Stay-Cation Wine Travels

June 17, 2012

Chateau Thenac Fleur du Perigold

A review of the Chateau Thenac Fleur du Perigold 2010 and the Balblair 2000 Single Malt Whisky.

Think of wine as a portal through which to satisfy the itch for a summer vacation, but without paying the expensive airfare, trekking through awful airports or dealing with increasingly tedious and inane airport security. Through wine, one can travel far and wide, communing with the world’s varied wine regions, all from the comfort of home. Just as each country has a distinctive cuisine, so does each wine region have a unique and characteristic approach to winemaking – at least insofar as they contend with local soil and climactic conditions. So, for example, a Cabernet Sauvignon wine from California is likely to taste recognizably different from a cab produced in, say, Israel or Italy or South Africa. Different soils and climates produce different flavors in the grapes. Those regions with a long history of vine cultivation also tend to have a long tradition of wine production. In many cases, especially in Europe, these traditions are codified not only in widely accepted practice, but generally in legislative fiat. Hence, many of the world’s wine-producing regions have a certain taste profile. The sheer weight of these wine traditions has also, in many instances, determined what grape varieties will be cultivated in any particular region. With a little a sense of adventure, some decent glasses, good company and a desire to avoid the lazy indifference of “I’ll just have a glass of the white,” one can explore multiple continents in one sitting.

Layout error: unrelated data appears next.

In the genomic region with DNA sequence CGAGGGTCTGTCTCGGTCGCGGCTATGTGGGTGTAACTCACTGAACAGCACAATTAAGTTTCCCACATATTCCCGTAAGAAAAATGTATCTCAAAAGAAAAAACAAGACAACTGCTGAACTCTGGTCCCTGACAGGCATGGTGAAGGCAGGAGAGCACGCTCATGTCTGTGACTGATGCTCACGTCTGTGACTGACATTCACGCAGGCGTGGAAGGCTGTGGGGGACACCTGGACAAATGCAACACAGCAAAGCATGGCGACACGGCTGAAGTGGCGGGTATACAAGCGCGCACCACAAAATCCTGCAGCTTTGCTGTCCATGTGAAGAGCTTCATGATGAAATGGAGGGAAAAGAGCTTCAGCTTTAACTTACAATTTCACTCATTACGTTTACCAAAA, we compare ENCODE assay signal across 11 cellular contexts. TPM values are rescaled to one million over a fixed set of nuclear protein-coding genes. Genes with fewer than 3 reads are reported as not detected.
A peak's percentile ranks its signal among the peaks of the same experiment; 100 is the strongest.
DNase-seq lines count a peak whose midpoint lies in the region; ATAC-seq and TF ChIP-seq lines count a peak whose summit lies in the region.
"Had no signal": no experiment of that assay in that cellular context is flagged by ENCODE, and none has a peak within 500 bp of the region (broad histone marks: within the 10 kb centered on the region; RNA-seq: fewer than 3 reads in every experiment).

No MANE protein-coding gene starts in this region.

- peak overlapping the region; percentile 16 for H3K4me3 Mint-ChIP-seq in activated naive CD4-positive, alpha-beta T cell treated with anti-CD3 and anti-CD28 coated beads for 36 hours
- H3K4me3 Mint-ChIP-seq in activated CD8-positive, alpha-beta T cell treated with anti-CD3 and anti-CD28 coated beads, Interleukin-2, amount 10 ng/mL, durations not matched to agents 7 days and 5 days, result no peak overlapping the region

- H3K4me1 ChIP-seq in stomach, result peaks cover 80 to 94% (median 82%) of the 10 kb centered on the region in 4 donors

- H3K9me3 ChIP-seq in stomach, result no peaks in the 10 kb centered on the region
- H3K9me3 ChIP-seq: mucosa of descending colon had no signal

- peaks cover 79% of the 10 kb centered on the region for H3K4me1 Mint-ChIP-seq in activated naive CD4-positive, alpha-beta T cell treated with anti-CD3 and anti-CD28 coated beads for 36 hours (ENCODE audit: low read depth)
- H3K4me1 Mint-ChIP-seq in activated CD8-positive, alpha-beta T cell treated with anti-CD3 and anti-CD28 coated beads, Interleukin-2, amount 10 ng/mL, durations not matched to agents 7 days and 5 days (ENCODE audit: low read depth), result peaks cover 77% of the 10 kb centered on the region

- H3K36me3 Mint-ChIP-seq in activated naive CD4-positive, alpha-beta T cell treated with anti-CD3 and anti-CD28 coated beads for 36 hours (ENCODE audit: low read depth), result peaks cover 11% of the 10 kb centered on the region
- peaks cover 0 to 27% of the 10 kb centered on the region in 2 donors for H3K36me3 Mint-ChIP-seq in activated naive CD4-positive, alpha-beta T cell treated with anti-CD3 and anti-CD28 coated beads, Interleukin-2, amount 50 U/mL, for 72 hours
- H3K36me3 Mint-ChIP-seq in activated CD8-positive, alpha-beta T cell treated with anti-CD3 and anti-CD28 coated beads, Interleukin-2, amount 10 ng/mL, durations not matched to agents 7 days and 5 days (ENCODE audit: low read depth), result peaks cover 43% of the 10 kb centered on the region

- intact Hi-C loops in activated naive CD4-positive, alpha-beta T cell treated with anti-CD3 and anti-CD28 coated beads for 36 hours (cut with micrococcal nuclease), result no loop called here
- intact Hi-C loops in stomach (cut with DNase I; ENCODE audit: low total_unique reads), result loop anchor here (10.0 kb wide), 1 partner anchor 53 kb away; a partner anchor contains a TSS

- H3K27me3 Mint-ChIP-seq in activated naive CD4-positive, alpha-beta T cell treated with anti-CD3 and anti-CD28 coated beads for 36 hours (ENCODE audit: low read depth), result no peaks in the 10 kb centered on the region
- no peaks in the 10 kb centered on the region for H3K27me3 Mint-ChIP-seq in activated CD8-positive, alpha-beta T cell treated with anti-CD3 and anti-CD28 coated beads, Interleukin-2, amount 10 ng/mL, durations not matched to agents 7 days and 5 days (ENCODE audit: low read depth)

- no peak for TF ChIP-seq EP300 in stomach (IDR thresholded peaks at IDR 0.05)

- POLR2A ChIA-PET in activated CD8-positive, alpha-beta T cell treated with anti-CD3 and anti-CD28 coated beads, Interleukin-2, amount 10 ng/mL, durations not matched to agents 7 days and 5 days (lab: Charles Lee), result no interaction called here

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Sticking To Scotland – For A Change

May 24, 2012

Balblair

A review of the Lan Zur Sauvignon Blanc 2010 and Balblair Vintage Single Malt Scotch Whisky.

The history of Chilean sauvignon blanc begins in the 16th century when Spanish explorers established colonies along the southwestern edge of the continent. Up until the mid-20th century the predominant varietals were those more associated with France rather than Spain including merlot, cabernet sauvignon, malbec, sauvignon blanc and semillon. However the quality of the wines lagged behind other countries until the mid 1980s when favorable political and economic conditions lead to a revitalization of the region’s wine industry. Chilean wines are now considered among the world’s best values for both price and quality. Chile is currently the fourth leading exporter of wines to the U.S.

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